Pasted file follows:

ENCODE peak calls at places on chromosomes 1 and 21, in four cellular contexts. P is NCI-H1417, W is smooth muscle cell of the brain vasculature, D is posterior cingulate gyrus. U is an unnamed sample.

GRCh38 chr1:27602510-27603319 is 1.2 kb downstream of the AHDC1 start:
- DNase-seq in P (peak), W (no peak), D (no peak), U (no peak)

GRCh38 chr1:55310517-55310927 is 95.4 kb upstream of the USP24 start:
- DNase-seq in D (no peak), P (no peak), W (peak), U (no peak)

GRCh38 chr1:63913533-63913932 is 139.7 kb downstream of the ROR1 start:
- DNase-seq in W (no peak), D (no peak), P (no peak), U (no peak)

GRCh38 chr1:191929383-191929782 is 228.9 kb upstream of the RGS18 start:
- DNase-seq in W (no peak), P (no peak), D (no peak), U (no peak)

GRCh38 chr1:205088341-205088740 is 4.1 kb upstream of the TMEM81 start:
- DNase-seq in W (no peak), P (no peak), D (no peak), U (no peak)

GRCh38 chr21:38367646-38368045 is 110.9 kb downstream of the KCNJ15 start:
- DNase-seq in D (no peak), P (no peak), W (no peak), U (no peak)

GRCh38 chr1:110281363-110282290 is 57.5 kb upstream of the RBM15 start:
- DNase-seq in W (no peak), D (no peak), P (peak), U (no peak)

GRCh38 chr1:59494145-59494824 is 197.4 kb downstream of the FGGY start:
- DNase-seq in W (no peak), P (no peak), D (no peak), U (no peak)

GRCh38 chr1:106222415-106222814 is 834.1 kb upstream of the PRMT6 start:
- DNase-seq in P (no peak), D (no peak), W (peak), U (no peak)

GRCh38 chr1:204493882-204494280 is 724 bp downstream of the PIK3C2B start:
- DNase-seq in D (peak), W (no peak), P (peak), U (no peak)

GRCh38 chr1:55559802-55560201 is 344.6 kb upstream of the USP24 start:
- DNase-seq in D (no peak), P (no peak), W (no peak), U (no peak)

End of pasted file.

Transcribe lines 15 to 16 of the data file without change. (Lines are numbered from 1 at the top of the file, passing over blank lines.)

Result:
- DNase-seq in W (no peak), D (no peak), P (peak), U (no peak)

GRCh38 chr1:59494145-59494824 is 197.4 kb downstream of the FGGY start: